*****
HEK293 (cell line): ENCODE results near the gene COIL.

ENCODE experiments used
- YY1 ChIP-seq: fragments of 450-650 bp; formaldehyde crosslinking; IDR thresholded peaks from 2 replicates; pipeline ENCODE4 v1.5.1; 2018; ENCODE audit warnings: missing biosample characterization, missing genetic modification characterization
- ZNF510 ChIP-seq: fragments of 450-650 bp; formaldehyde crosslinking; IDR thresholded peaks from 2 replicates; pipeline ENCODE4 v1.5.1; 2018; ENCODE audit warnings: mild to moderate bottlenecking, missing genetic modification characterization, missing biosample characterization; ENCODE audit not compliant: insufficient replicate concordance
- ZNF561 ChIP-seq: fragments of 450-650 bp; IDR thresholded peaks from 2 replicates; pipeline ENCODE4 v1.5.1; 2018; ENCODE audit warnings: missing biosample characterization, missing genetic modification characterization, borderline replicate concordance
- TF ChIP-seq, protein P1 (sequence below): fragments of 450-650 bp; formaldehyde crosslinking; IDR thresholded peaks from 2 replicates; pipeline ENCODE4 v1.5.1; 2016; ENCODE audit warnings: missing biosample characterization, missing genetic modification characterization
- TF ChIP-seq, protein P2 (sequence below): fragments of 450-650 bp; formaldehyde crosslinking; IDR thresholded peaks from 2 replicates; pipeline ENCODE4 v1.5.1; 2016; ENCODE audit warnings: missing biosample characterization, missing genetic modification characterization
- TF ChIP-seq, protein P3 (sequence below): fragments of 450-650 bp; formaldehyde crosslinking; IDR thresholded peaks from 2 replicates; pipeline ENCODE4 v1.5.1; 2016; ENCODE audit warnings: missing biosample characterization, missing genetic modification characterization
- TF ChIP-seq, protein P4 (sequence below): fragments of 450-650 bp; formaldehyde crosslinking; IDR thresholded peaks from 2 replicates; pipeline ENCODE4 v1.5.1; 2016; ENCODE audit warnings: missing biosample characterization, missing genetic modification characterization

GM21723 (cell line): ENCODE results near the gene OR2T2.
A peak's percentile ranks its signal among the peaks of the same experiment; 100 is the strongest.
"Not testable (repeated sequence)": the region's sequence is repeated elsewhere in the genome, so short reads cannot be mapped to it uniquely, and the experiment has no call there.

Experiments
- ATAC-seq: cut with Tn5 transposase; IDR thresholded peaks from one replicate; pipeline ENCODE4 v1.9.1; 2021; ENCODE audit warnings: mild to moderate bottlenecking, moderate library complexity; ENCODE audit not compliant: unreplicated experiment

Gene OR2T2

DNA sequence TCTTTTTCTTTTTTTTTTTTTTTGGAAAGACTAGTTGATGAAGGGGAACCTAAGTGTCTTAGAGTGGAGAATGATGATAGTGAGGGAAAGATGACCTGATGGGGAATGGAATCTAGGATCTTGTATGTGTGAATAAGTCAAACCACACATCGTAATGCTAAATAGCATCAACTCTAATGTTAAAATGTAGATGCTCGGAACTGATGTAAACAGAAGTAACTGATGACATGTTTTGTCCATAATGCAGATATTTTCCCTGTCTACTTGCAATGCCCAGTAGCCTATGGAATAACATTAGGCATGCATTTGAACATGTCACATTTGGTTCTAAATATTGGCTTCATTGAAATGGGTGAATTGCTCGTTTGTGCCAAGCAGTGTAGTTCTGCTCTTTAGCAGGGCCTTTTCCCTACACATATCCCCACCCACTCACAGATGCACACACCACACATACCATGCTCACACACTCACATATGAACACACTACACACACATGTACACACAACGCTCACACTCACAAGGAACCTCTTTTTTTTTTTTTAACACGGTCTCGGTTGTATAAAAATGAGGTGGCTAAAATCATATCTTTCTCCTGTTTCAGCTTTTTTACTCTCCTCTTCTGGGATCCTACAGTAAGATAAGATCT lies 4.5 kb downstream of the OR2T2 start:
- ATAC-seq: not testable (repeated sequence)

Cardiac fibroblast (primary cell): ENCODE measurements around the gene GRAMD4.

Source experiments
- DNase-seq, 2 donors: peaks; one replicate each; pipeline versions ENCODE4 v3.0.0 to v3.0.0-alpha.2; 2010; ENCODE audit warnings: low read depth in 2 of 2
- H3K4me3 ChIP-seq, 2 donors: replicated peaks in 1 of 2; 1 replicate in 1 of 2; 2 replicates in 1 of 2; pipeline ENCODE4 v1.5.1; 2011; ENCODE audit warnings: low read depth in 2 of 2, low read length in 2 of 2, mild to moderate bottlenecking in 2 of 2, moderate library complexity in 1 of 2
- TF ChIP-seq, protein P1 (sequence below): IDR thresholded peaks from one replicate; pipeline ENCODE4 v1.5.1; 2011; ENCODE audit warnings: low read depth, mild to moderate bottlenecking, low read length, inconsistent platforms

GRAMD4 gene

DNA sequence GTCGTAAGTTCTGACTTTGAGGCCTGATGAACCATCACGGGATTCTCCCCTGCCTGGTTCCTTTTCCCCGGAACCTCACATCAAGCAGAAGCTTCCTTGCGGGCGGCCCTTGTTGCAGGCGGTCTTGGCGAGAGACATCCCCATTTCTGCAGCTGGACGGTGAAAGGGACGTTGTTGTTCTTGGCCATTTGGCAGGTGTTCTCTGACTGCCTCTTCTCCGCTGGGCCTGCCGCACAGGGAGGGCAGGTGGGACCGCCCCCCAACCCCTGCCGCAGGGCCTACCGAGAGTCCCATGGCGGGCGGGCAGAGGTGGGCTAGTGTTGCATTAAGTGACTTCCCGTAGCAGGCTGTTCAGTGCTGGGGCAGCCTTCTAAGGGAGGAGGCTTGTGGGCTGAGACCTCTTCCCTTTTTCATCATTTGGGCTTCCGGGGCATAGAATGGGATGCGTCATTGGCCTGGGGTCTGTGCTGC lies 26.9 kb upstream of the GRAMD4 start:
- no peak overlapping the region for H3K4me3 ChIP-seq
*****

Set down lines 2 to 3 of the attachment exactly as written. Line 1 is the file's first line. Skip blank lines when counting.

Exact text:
ENCODE experiments used
- YY1 ChIP-seq: fragments of 450-650 bp; formaldehyde crosslinking; IDR thresholded peaks from 2 replicates; pipeline ENCODE4 v1.5.1; 2018; ENCODE audit warnings: missing biosample characterization, missing genetic modification characterization